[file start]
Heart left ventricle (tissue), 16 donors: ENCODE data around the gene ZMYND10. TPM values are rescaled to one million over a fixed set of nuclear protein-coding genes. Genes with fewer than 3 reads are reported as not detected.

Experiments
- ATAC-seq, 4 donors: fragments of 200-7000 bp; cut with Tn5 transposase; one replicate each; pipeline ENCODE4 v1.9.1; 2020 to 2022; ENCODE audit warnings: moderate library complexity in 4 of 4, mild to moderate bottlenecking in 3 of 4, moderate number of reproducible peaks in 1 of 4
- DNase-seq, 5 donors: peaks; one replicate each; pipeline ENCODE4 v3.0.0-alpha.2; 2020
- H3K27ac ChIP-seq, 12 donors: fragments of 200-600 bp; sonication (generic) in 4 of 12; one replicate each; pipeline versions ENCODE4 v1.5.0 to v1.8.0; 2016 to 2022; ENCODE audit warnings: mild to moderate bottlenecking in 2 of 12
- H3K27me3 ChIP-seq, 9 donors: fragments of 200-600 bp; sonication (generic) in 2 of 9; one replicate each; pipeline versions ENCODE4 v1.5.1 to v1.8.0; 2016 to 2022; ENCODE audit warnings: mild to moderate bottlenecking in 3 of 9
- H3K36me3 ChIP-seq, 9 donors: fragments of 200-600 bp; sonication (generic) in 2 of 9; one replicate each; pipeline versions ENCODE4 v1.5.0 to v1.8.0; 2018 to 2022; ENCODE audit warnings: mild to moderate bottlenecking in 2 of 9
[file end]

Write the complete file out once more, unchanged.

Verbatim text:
Heart left ventricle (tissue), 16 donors: ENCODE data around the gene ZMYND10. TPM values are rescaled to one million over a fixed set of nuclear protein-coding genes. Genes with fewer than 3 reads are reported as not detected.

Experiments
- ATAC-seq, 4 donors: fragments of 200-7000 bp; cut with Tn5 transposase; one replicate each; pipeline ENCODE4 v1.9.1; 2020 to 2022; ENCODE audit warnings: moderate library complexity in 4 of 4, mild to moderate bottlenecking in 3 of 4, moderate number of reproducible peaks in 1 of 4
- DNase-seq, 5 donors: peaks; one replicate each; pipeline ENCODE4 v3.0.0-alpha.2; 2020
- H3K27ac ChIP-seq, 12 donors: fragments of 200-600 bp; sonication (generic) in 4 of 12; one replicate each; pipeline versions ENCODE4 v1.5.0 to v1.8.0; 2016 to 2022; ENCODE audit warnings: mild to moderate bottlenecking in 2 of 12
- H3K27me3 ChIP-seq, 9 donors: fragments of 200-600 bp; sonication (generic) in 2 of 9; one replicate each; pipeline versions ENCODE4 v1.5.1 to v1.8.0; 2016 to 2022; ENCODE audit warnings: mild to moderate bottlenecking in 3 of 9
- H3K36me3 ChIP-seq, 9 donors: fragments of 200-600 bp; sonication (generic) in 2 of 9; one replicate each; pipeline versions ENCODE4 v1.5.0 to v1.8.0; 2018 to 2022; ENCODE audit warnings: mild to moderate bottlenecking in 2 of 9